|| ||Stephan Peijnik <stephan-AT-peijnik.at>|
|| ||linux-security-module <linux-security-module-AT-vger.kernel.org>|
|| ||RFC: Mandatory Access Control for sockets aka "personal firewalls"|
|| ||Tue, 20 Jan 2009 18:48:39 +0100|
|| ||netdev-AT-vger.kernel.org, netfilter-devel-AT-vger.kernel.org|
|| ||Article, Thread
Hello all of you,
I am sending this email as a discussion about this topic has been going
on at email@example.com for some time now and I
believe that all parties affected or somehow related to this should be
involved in the discussion. We would like to hear your opinion on this
matter and would be glad if we could work together on finding a possible
solution. I have CC'ed linux-security-module, netfilter-devel and
netdev, but if you believe that I missed someone, feel free to forward
this email to the respective list.
Firstly, I would like to elaborate on what we more or less agreed on a
personal firewall should be able to do and what such a piece of software
is intended for.
A personal firewall should implement per-application mandatory access
control for sockets. In short this means that such a program decides
every time a call to either socket(), accept(), bind(), connect() or
listen() is made whether the invoking program is allowed to do so or
not. No per-packet filtering can be done and neither is connection
intercepting of any interest.
As personal firewalls are targeted at single-user, desktop systems the
decision on whether a call is allowed or not is usually made by the user
of that system (for example using a popup asking the user what to do).
This means personal firewalls should not enforce system security policy,
but rather a per-user security policy.
The implementations can then add caching of decisions made (ie.
"remember this decision") and thus not ask every time a call is made.
Also, the only protocols to be supported are IPv4 and IPv6. Adding
support for AF_UNIX and/or AF_NETLINK doesn't make much sense, as this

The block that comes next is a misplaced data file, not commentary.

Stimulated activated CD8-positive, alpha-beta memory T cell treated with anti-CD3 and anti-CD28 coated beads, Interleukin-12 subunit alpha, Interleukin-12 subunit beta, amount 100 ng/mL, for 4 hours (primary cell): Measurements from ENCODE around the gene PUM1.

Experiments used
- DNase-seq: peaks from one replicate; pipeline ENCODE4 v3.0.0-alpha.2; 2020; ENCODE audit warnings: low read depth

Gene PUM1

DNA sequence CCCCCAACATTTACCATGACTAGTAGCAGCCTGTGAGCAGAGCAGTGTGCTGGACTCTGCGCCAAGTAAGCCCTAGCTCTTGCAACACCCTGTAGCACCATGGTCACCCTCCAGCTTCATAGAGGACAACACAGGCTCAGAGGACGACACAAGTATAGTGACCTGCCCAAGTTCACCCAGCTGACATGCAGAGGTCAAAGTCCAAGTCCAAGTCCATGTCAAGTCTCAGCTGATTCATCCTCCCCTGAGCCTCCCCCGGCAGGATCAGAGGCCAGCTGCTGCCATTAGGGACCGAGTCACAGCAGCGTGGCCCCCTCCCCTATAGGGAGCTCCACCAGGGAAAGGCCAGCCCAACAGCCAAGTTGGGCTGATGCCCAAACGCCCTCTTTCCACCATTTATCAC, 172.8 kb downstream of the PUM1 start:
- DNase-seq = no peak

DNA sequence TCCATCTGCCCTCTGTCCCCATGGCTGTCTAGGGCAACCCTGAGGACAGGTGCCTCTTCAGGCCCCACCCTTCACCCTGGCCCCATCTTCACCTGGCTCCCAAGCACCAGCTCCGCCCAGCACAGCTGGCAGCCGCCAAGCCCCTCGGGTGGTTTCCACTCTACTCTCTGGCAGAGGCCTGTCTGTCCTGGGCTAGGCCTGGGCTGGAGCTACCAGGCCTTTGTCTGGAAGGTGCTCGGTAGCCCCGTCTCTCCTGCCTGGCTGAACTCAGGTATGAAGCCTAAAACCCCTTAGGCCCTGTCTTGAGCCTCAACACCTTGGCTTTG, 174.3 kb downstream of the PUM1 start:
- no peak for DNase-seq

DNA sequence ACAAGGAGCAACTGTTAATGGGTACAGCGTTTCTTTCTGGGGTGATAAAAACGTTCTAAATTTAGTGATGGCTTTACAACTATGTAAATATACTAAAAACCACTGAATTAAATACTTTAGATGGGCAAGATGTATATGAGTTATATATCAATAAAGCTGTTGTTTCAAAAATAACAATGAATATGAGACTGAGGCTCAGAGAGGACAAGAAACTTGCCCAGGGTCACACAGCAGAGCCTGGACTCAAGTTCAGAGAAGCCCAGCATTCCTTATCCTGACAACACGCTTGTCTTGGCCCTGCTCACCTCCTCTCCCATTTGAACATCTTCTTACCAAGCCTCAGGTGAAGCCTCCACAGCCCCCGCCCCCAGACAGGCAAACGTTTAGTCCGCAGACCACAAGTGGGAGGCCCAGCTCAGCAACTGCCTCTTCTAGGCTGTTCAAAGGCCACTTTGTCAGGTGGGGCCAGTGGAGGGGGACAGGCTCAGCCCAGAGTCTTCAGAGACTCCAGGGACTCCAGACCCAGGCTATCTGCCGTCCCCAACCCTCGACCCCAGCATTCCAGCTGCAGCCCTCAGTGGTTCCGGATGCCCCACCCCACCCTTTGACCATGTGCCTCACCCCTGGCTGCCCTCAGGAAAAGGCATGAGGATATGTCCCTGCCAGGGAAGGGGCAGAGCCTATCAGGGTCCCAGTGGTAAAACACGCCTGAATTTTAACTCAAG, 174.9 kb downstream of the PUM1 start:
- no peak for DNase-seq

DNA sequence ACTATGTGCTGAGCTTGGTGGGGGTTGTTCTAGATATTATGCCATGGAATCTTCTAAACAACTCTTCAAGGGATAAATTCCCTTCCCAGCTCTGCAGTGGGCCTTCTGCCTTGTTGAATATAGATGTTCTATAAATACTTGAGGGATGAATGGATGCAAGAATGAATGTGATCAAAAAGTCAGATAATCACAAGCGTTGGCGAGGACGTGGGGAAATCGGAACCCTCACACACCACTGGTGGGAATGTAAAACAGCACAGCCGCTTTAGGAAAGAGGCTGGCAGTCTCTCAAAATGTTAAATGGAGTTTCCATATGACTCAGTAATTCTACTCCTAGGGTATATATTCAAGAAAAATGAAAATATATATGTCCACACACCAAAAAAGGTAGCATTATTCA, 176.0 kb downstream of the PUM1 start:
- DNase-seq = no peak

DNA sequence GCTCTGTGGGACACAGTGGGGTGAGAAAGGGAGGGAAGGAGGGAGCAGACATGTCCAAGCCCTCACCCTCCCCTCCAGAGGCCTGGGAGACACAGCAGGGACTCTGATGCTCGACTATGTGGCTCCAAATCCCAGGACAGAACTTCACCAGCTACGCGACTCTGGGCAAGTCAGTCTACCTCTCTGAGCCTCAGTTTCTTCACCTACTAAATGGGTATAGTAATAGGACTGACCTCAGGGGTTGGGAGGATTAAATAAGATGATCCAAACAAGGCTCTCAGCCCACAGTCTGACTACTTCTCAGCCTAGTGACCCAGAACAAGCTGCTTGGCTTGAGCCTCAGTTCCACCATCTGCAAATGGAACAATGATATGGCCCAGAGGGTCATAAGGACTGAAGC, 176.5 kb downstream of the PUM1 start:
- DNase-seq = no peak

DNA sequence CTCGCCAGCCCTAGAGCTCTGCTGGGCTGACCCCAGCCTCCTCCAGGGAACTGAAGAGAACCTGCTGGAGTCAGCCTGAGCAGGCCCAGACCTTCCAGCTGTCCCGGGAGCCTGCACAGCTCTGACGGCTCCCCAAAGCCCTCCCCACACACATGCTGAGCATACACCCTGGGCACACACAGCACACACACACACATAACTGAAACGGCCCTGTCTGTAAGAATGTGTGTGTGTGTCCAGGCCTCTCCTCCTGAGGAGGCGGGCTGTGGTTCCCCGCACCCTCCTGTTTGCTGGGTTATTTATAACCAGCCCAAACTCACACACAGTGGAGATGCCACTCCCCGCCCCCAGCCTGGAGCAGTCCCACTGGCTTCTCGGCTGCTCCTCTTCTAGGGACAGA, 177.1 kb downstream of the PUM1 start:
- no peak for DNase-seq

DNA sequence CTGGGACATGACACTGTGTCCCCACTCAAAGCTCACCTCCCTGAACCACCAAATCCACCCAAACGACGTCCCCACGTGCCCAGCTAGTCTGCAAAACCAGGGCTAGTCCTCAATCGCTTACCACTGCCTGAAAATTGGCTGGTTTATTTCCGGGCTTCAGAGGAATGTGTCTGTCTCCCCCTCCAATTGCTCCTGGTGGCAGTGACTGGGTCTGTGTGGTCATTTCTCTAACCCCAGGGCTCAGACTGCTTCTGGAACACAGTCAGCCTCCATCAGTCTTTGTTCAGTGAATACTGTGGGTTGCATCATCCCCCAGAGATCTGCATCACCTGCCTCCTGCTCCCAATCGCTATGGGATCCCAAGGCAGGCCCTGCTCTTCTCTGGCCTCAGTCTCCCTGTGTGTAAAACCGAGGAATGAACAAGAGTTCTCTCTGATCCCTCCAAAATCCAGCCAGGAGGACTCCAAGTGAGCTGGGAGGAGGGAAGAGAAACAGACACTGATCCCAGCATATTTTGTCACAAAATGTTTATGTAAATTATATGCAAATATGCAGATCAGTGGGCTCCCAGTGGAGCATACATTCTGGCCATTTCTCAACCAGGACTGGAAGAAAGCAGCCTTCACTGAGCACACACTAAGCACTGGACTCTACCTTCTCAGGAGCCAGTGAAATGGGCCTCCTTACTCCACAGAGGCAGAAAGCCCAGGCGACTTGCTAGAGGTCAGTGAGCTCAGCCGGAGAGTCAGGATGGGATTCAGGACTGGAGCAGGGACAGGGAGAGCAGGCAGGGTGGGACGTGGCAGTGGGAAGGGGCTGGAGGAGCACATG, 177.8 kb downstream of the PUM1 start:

is not network-related and would only increase the amount of work a
personal firewall implementation has to do.
All proposed implementations of personal firewalls until now have made
it rather clear that the decision-making logic should be placed in
userspace, whilst only a small piece of code communicating with a
userspace daemon should be placed in the kernel itself.
Okay, enough of the (not so) brief description on what people want to do
and on to a summary of what has been discussed so far.
Most implementations started out using the LSM framework for creating a
personal firewall, that's also the reason the whole discussion started
out on the LSM mailing list.
Even though this looks like a good solution there is one main problem
with the LSM framework right now: only a single LSM module can be loaded
and enabled at a time. However, this was done intentionally as stacking
multiple LSMs proved to be complex and not entirely sane.
This means that if one decides to enable a personal firewall LSM at boot
time one will not be able to use a generic-purpose LSM, like SELinux or
AppArmor simultaneously. Additionally LSMs can only be enabled at boot
time and cannot be LKMs, they have to be linked statically into the
Another approach that has been suggested is using the netfilter
framework for this purpose. Even though this again sounds like a good
idea in the first place it also has its flaws.
netfilter was designed to work on the network level and, at least from
my understanding, is not process-context aware. Doing lookups to get the
process context on each and every connection/packet passing netfilter
could be done, but might have a negative effect on the overall system
And yet another approach was suggested: hooking socket-related calls
directly in net/socket.c. This would mean that the personal firewall
code is called directly from net/socket.c and can this way work in
process-context, without using the LSM framework.
On the other hand this would add, besides the LSM calls that are in
place in net/socket.c a few extra calls which might not be what we want.
One should also keep in mind that calls can (and may, this is
intentional) be blocked by the personal firewall system. This could be
seen as an advantage or disadvantage, but would allow waiting for user
input until proceeding with the execution of the caller.
What has not been agreed on yet is whether only a way of hooking these
calls should be made available to implementations or whether the whole
in-kernel part should be developed together and allow implementations of
personal firewalls in userspace only, for example using a netlink socket
to communicate with the shared in-kernel code.
Implementations using the LSM approach are TuxGuardian  and snet .
Code implementing the last mentioned approach can be found in git over
at  in the sactl-direct branch.
Please don't forget that these implementations are probably in either a
defunct state or are up to discussion themselves.
As a final note I would like to add that I believe that all lists this
mail has been sent to are somehow affected by the topic we are
discussing and I (or better said we) would love to hear your opinions.
Also, I hope I didn't miss anything that was discussed, but if I did
feel free to correct me.
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